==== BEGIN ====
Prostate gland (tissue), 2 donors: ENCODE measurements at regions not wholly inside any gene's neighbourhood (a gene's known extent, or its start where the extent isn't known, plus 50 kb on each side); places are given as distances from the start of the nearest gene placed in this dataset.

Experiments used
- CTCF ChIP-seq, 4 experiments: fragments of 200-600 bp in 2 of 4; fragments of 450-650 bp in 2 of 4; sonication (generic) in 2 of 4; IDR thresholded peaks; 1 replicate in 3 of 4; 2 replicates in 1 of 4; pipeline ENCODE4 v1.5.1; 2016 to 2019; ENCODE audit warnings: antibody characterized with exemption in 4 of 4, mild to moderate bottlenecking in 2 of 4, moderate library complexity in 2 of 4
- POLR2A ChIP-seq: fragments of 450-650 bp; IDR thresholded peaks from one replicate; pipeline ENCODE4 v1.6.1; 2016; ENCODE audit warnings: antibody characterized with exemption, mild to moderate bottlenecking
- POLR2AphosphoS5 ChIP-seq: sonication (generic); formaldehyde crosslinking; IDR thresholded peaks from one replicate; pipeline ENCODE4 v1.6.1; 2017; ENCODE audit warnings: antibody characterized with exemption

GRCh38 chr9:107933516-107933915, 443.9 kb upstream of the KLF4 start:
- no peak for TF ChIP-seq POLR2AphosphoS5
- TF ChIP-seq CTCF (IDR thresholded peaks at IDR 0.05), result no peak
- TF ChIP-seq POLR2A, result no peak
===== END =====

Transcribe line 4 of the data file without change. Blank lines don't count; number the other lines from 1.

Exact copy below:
- POLR2A ChIP-seq: fragments of 450-650 bp; IDR thresholded peaks from one replicate; pipeline ENCODE4 v1.6.1; 2016; ENCODE audit warnings: antibody characterized with exemption, mild to moderate bottlenecking